The Acer Iconia W4 is the company’s second stab at a compact Windows 8.1 tablet, and hopes to make amends for last year’s disappointing Iconia W3.
On paper, it does everything right: it has a faster Atom Bay Trail processor, a free copy of Microsoft Office and an upgraded display with a gleaming IPS panel. The cost-free copy of Office is a significant inclusion.
Many road warriors and other less deskbound types, as well as regular folks just wanting a quality tool to use for docs, spreadsheets and presentations, could find that this alone sways them in favour of the Acer Iconia W4. To a degree, too, it’s also indicative of what’s required to wean some tablet users off Android or iOS.
The IPS display is a significant improvement on the Iconia W3’s washed-out TN panel. The 800 x 1280 resolution remains the same, but the wider viewing angles and vivacious colour reproduction are obvious from the start. If there’s a negative, it’s that the Acer’s vibrant image quality comes at the expense of colour accuracy, and in the Labs it narrowly failed to produce the full sRGB colour gamut. Otherwise, it’s a solid panel. We measured the Iconia W4’s LED backlight peaking at a brightness of 312cd/m², and it delivered a contrast ratio of 1030:1.
Display aside, the Iconia W4 is physically very similar to its predecessor. Thankfully, though,
it has abandoned the matte-white finish of the original model. The Iconia W4 looks better, thanks to a fake brushed-metal effect that covers the rear and softens into a matte grey around the edges and front. It still measures a chunky 11mm thick, but the rounded edges feel comfy in the hand and, at 415g, it’s 85g lighter than the Iconia W3. Build quality is good, too, and apart from a little flex in the back panel, this is a solid compact tablet that certainly feels every bit the well-made device that it is, and with premium materials to impart a sense of pride to owners.
Unlike Asus’ stylus-equipped VivoTab Note 8, the Iconia W4 relies on fingertips. Still, the touchscreen is responsive to flicking through web pages and navigating Windows. Some desktop applications can be fiddly to use, but it’s here that the modest screen resolution and Windows 8.1 scaling settings work together to provide sensibly sized icons and menus. We were also pleased to see that Acer has located the physical Windows button on the lower bezel – Asus’ VivoTab Note 8 has moved the Windows button to the tablet’s edge, and we found it far too easy to press by mistake.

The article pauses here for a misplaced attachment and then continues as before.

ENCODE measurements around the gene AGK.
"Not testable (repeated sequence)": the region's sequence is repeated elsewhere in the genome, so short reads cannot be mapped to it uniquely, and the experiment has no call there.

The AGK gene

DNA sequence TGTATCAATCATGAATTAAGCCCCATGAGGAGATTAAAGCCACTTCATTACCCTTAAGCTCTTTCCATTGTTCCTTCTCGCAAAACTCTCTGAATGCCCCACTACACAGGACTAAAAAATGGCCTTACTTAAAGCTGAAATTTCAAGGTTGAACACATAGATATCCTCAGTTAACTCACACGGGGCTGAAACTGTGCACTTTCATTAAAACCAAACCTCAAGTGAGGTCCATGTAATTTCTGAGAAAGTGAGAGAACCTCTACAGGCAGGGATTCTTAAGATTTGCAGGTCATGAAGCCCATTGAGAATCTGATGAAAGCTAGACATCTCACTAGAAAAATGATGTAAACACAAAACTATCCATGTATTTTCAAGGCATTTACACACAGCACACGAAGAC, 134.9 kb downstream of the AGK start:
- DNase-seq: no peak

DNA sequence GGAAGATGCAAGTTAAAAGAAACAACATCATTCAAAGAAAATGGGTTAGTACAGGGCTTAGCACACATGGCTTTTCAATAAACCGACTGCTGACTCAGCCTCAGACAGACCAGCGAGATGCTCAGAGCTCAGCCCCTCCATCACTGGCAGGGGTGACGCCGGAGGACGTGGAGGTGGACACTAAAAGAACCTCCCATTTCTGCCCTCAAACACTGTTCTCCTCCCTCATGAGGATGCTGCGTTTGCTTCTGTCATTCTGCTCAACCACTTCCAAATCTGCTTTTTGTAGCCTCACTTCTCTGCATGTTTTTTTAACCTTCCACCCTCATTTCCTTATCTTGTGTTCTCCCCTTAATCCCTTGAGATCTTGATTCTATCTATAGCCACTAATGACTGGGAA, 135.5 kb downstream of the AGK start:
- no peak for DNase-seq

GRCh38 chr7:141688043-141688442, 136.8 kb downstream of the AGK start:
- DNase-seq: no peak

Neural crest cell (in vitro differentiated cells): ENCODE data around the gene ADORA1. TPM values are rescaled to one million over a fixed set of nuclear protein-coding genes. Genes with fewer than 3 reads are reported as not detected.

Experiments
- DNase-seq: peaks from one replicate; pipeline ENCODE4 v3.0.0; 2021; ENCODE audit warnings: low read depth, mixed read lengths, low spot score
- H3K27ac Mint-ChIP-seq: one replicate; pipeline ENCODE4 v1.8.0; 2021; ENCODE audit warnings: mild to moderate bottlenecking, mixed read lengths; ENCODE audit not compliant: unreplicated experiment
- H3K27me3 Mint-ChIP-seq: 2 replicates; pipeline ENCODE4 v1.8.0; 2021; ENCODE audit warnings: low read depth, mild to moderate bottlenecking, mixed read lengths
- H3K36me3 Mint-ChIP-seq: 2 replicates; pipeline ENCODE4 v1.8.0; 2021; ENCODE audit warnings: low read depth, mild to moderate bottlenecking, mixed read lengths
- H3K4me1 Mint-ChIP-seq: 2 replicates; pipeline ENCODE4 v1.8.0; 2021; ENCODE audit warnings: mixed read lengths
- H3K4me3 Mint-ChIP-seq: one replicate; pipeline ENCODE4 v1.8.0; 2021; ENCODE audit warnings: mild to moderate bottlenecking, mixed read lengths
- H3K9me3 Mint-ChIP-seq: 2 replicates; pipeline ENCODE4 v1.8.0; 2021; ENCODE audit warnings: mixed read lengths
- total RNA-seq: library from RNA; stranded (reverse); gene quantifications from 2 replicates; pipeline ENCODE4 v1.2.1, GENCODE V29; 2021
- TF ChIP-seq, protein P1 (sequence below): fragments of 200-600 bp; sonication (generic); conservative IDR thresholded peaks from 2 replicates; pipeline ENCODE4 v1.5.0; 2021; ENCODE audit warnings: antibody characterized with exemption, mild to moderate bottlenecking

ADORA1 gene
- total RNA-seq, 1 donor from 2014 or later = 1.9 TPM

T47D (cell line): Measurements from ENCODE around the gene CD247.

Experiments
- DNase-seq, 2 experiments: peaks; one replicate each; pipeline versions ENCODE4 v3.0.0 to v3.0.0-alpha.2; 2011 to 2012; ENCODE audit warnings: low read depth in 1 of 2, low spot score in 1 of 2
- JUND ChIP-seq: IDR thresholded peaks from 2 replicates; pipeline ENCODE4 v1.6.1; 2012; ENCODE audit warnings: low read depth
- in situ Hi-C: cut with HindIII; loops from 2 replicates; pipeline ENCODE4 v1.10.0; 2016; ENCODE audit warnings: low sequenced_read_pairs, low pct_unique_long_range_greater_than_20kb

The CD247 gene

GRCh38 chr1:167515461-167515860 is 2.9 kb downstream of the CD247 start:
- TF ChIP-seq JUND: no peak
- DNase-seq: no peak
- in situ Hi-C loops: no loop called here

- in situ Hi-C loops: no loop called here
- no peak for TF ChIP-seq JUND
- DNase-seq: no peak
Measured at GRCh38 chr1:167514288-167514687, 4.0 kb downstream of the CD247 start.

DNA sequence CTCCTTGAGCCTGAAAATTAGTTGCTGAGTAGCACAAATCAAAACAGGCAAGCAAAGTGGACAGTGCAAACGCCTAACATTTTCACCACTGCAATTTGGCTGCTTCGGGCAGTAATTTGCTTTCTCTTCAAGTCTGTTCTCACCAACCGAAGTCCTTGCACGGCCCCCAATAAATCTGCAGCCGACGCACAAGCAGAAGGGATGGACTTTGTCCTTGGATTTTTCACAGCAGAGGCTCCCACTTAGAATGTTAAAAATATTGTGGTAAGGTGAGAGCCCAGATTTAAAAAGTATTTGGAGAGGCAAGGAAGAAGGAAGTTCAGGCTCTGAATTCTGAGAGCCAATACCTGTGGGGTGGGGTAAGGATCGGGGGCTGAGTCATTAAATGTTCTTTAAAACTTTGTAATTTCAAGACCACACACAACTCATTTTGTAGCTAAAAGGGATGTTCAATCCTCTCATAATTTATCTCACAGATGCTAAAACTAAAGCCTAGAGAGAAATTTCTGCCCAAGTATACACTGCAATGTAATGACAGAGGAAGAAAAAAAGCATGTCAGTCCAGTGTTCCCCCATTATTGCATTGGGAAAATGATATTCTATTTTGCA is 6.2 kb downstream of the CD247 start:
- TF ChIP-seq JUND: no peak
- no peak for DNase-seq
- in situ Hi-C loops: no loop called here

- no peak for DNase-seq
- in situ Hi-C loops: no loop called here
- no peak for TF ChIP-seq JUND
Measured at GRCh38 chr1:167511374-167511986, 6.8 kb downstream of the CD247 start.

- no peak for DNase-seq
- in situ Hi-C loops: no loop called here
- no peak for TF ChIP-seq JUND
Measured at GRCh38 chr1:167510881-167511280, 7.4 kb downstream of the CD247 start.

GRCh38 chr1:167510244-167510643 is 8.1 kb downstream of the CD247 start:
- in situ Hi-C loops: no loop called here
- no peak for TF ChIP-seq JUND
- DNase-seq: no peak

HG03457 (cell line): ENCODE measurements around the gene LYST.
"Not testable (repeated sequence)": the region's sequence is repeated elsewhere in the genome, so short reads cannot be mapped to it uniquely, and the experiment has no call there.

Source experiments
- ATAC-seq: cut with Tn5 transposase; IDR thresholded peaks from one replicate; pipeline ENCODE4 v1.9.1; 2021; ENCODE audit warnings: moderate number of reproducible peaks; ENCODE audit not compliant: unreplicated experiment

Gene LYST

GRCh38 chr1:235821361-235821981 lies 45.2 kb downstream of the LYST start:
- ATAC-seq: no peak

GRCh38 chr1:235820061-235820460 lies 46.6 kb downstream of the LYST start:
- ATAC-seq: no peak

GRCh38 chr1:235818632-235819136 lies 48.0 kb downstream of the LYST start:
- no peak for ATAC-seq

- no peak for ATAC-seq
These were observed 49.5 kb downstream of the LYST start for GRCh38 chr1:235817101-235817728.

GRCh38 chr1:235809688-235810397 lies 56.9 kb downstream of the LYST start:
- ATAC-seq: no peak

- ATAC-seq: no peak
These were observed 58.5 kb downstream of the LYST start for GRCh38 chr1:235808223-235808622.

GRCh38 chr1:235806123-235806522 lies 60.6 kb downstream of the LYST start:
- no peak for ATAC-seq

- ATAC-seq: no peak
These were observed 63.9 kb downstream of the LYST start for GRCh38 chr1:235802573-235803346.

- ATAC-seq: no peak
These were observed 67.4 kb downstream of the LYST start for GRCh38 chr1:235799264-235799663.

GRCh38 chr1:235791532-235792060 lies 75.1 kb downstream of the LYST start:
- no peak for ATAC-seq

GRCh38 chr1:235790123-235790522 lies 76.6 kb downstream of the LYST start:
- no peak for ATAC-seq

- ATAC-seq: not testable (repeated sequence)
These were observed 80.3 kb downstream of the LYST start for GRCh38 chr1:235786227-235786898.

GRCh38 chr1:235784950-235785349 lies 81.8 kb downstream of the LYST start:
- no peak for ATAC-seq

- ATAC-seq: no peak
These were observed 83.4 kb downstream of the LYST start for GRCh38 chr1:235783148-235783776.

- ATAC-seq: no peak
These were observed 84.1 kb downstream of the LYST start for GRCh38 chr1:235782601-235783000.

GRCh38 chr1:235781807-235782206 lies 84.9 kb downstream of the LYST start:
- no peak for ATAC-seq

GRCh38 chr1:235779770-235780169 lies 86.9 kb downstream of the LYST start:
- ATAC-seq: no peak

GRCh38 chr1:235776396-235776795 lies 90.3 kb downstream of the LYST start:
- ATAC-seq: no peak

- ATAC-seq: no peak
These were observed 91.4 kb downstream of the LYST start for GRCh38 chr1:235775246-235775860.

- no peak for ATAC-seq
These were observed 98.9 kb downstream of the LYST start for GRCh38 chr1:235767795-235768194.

Under the hood there have been some major changes. Acer has replaced the Iconia W3’s Intel Atom Z2760 with a 1.33GHz Atom Z3740 supported by 2GB of DDR3 RAM. The result is improved performance across the board and, when compared to Android and iOS tablets, Intel’s Bay Trail Atom delivers a serious kick in the SunSpider browser benchmark. While the Iconia W3 soared past much of the competition with a SunSpider result of 670ms, the Iconia W4 sped to a score of 430ms – more than a third faster. By way of comparison, the Apple iPad mini with Retina display finished the test in 418ms.
Performance in Windows is surprisingly strong for such a tiny device. Despite using the same CPU as the VivoTab Note 8, the Iconia W4’s Real World Benchmark score of 0.41 outstripped the VivoTab’s result of 0.35, thanks to the Acer’s nippier Samsung 32GB eMMC drive. In the CrystalDiskMark benchmark, the Acer achieved sequential read and write speeds of 161MB/sec and 53MB/sec, while the Asus’ Hynix HGB4E eMMC drive fell behind with 75MB/sec and 35MB/sec in the same tests.
The Acer’s battery is strong enough to keep it powering through a working day. In our looping video test with the screen set to 120cd/m2, the W4 managed 10hrs 33mins. The W4’s score in our light-use battery test was equally impressive. With the screen dimmed to 75cd/m2, the W4 lasted 12hrs 5mins, a comfortable 36 minutes longer than the VivoTab’s 11hrs 29mins.
The 32GB of eMMC storage is fairly cramped, but can be expanded via the microSD card slot on the tablet’s right side. Acer has spread the ports around more effectively than on the Iconia
W3, too. There’s a micro-USB port and 3.5mm headset jack and a micro-HDMI output. A video output is a welcome addition and gives the option of using the Iconia W4 as a desktop PC, with monitor and Bluetooth keyboard and mouse. An optional Acer Crunch keyboard is forthcoming, too, which combines a lightweight Bluetooth keyboard with a foldable stand for the tablet.
The Acer Iconia W4 is a huge improvement on its predecessor, largely thanks to the inclusion of an IPS screen and faster processor. It also narrowly beats the VivoTab Note 8 thanks to eMMC storage, improved battery life and additional video output. It lacks the Note 8’s stylus, but overall the Iconia W4 is one of the most persuasive Windows 8 tablets we’ve seen yet.